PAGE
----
What Does A Cyber Security Analyst Do (including Their Typical Day at Work)

Stan T.Career, Overview

Salary, Job Description, How To Become One, and Quiz

Cyber Security Analysts

Cyber Security Analysts help improve the security of IT networks and systems to reduce the risk of cyberattacks. Cyber Security Analysts monitor networks, respond to breaches, and develop more secure networks.

Bachelor's degree

Cyber Security Analysts help protect companies against security breaches such as viruses and hacking attempts. Businesses increasingly rely on IT solutions for their daily operations, creating the need for dedicated security experts who can monitor networks for suspicious behavior and stop threats. Cyber Security Analysts perform a wide range of duties, including installing firewalls, analyzing networks for vulnerabilities, and developing contingency plans for responding to cyberattacks.

Due to the technical nature of this job, Cyber Security Analysts often need a college degree and may require industry certifications. However, this field also offers many career opportunities.

What they do

Cyber Security Analysts help improve the security of IT networks and systems to reduce the risk of cyberattacks. Cyber Security Analysts monitor networks, respond to breaches, and develop more secure networks.

Monitor Networks for Potential Security Breaches

Cyber Security Analysts monitor IT networks and systems to detect security breaches. Cyber Security Analysts cannot actively monitor all traffic on IT networks within a large organization, requiring them to use alerts. They may use software or write scripts to alert them to potential breaches or suspicious traffic on the network.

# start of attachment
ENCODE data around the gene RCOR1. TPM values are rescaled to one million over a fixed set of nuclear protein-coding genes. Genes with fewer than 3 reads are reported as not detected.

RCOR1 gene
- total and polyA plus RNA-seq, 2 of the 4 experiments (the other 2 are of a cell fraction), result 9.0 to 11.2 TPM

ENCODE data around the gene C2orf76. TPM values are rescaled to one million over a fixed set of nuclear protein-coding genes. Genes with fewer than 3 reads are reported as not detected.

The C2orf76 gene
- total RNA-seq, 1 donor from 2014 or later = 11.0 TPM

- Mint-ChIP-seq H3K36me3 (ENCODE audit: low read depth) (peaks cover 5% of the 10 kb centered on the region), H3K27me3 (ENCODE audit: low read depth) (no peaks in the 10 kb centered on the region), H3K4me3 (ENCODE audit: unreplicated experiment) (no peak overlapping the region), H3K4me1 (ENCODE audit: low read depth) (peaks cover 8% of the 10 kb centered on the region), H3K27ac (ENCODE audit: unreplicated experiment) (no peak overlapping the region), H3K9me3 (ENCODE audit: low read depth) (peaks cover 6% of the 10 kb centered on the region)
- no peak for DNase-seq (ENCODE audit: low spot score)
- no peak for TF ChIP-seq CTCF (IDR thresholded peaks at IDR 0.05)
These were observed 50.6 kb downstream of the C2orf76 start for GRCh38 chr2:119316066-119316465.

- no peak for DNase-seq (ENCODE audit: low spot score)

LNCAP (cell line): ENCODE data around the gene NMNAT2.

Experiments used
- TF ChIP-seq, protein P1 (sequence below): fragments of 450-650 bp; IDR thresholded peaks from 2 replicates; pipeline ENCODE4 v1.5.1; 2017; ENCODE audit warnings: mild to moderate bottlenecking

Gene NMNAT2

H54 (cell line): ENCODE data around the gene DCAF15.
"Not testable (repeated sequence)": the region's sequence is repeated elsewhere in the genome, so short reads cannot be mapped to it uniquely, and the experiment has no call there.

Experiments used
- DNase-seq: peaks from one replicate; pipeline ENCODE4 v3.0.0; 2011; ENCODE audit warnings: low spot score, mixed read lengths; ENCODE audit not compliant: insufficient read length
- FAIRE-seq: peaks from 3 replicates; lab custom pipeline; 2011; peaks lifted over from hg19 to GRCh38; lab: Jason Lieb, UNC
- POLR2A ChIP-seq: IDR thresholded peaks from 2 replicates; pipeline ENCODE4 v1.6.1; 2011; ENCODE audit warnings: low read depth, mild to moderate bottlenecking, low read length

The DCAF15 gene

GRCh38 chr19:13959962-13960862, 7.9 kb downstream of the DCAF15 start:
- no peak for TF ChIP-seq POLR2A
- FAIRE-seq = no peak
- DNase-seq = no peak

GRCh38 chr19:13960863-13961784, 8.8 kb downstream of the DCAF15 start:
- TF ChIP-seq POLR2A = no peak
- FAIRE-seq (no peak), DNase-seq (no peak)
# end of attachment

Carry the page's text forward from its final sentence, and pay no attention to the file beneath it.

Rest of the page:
Install Firewalls and Software to Protect Data and Networks

Along with monitoring networks, Cyber Security Analysts attempt to improve the security of networks. They install the latest firewalls and software to protect against cyberattacks. They also configure settings and review procedures for ensuring that data and networks are secure.

Respond to Cyberattacks and Security Breaches

Cyber Security Analysts are often part of the team that responds to cyberattacks and other security breaches. Criminal hacking is the leading cause of security breaches. It often involves cracking passwords to gain access to an organization’s data, which the hackers may then hold for ransom or sell on the black market.

Responding to an active cyber attack may require the Cyber Security Analyst to shut down the IT network or turn off specific components to isolate the threat. If the affected systems are essential for business operations, the company may experience downtime until the threat is resolved.

Human error is the second-leading cause of security breaches. For example, staff may send sensitive information to the wrong recipient. IT staff can also make mistakes that result in security breaches. For example, a Network Security Technician or Database Administrator may misconfigure a database and leave it vulnerable to cyberattacks.

Malware is also a threat to IT networks and computer systems. Cyber Security Analysts may frequently scan the network for the presence of malware and use anti-malware software to cleanse infected systems.

Analyze IT Networks and Systems for Vulnerabilities

One of the main responsibilities of a Cyber Security Analyst is to analyze IT networks and systems to detect vulnerabilities. After detecting vulnerabilities, they develop solutions to improve the security of the company’s IT infrastructure. This may involve several of the steps discussed, including installing firewalls and software along with continued monitoring to analyze the effects of any changes.

Develop Procedures for Dealing with Security Breaches

Other Cyber Security Analysts and Network Security Technicians often follow specific procedures when a security breach occurs. Cyber Security Analysts may be responsible for developing these procedures. They may also update these procedures after responding to a security breach, as they may learn something new that could help resolve similar issues in the future.